"I take orders from the Octoboss."


tn_warex3-li-stathamWait a minute, there’s a movie that’s Jet Li vs. Jason Statham that I never bothered to watch? How can this happen? Well, I remember I was excited for it when it came out but then everybody said it sucked, and I’ve seen enough generic movies of this type (Statham vs. Snipes in CHAOS) to fear sitting through another boring, lifeless slog that wastes my favorite action stars. Fortunately I think I waited just the right amount of time because while I’d agree it isn’t a proper use of Jet Li that’s not really a crushing surprise anymore, and WAR is more watchable, more of a real movie than what I’d always pictured.

Li gets top billing, but Statham is the protagonist. FBI Agent Crawford specializes in Asian organized crime and is obsessively on the trail of a CIA asset turned assassin known as Rogue (Li). Rogue seems to have been hired both by the Triads and the Yakuzas, he’s been massacring both sides and playing them against each other while seemingly representing either Chang (John Lone, RUSH HOUR 2) or Shiro (Ryo Ishibashi, AMERICAN YAKUZA, BROTHER) and his daughter (Devon Aoki, 2 FAST 2 FURIOUS) who are trying to expand their operations in the U.S. by selling a priceless horse statue. You know what, I was thinking the title WAR is pretty generic, I wonder if they considered something cool like HORSE SALE, I bet that would’ve been an intriguing name for action fans.


I’m not saying I’m a marketing genius or anything, but you guys are free to say it if you want. Anyway, the gangs are all killing each other, so that’s the titulescent war.

mp_warLet me try to list some of the cop movie cliches that are in this. There’s the partner who’s very close and has a nice family that gets murdered. There’s the early implication that the bad guys knew about a bust so there’s gotta be a leak from within. There’s the assassin who’s so elusive some think he’s an urban legend but Crawford stubbornly stays on the case. The assassin leaves a calling card that lets Crawford know he’s still active. He ruins his marriage by being too obsessed with the job but still cares about the ex-wife and talks to her on the phone even though she’s exasperated with him.

And there’s not that much in the way of uniqueness to add flavor to that, but here is one tiny little part I liked. One of Crawford’s partners (Mathew St. Patrick, STEEL SHARKS), when serving a search warrant to a gangster, keeps almost handing it to him and then pulling it away and then almost handing it to him, like a schoolyard bully. I don’t think I’ve ever seen that in a movie before, and it cracked me up.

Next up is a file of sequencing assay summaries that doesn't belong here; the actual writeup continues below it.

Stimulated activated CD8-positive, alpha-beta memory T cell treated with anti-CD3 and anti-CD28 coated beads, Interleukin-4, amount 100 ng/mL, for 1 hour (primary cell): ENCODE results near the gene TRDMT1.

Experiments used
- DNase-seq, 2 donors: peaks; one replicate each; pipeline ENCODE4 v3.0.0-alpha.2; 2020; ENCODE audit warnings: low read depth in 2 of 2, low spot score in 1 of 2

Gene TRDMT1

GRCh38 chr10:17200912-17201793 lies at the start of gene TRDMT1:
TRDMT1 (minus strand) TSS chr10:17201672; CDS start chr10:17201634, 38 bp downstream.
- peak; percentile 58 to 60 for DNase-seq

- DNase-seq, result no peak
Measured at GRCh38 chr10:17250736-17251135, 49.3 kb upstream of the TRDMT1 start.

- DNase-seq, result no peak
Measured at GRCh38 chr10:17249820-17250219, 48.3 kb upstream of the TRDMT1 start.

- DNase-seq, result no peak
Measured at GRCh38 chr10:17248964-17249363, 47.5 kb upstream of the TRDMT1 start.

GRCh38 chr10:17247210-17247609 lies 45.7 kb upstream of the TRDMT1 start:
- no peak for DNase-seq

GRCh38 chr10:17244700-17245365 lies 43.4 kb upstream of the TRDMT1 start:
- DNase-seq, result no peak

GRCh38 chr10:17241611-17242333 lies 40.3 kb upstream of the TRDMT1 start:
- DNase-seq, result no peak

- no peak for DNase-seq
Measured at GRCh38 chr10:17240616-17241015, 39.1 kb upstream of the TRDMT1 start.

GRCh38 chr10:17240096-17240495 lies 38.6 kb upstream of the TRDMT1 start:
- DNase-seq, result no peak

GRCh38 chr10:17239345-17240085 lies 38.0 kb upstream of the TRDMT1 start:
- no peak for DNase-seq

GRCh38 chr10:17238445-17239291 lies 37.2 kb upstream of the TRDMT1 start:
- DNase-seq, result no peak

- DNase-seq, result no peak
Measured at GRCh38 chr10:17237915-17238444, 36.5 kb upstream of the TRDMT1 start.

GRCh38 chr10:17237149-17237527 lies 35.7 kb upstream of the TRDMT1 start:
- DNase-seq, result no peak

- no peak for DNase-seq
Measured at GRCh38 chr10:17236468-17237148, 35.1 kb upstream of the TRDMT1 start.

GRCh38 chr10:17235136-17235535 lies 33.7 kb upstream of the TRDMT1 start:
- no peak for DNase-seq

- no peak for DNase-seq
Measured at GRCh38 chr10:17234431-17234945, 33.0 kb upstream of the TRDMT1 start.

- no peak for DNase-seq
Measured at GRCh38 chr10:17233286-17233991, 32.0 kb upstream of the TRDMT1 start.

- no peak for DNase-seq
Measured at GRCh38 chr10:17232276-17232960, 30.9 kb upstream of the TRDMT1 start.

I must acknowledge WAR for proper use of action tradition in the scene where Shiro is in a samurai outfit at home practicing sword fighting with one of his Yakuza minions. Firstly, it’s a good “just how evil is he?” scene, the scene where the bad guy does something terrible to one of his own men. Secondly, it is indeed set up for him to have a sword duel toward the end of the movie. Respect.

Sung Kang plays another one of Crawford’s partners, a marksman who backs him up. He’s cool but doesn’t get to do as much as you’d hope. At this point he’d been in TOKYO DRIFT, but it’s two years before FAST AND FURIOUS, so Han was still unknown to most people. I actually wondered if he was supposed to be a red herring just because he’s of Korean descent so you wouldn’t know which gang he’d side with.

Luis Guzman is treated better, he gets a nice sleazy location (he’s a guy who puts on small time cage fights) and a good reveal. Also Saul Rubinek has a small Saul Rubinek part and apparently Kane Kosugi and Lauro Chartrand (director of Seagal’s BORN TO RAISE HELL) are both in here somewhere.

Statham is standard issue Statham, intense and cool and capable of being mean, like when he pushes shrapnel into a guy with his finger to try to make him talk. He does get to fight Li at the end, but mostly it’s a shoot guns, drive a muscle car type of role for him.

Li makes a good Rogue, but Rogue is not a good use of Li. We don’t rent a Jet Li movie to see the back of his ears as he goes around shooting people. Corey Yuen (who directed Li in FONG SAI YUK and many others, Statham in THE TRANSPORTER and Aoki in DOA: DEAD OR ALIVE) is the second unit director and fight choreographer, but it’s not a heavy martial arts movie. Of course you don’t expect an American movie like this to be FIST OF LEGEND, but what about hoping Li’s role will compare to LETHAL WEAPON 4? It seemed like he fought more in that one, and even his posture and poses projected his history as a master of kung fu. Here he’s mostly a fearless guy with guns (and dogs like him, judging from one of his more imaginative kills). It’s a role that doesn’t require one of the great screen martial artists. I guess it does help in that we know of his skills and that makes him more menacing than he would be just based on his looks. But really this is a better role for wasting Chow Yun Fat.

I guess at that time Li was resigned to not being exactly a martial arts star anymore. As he put it: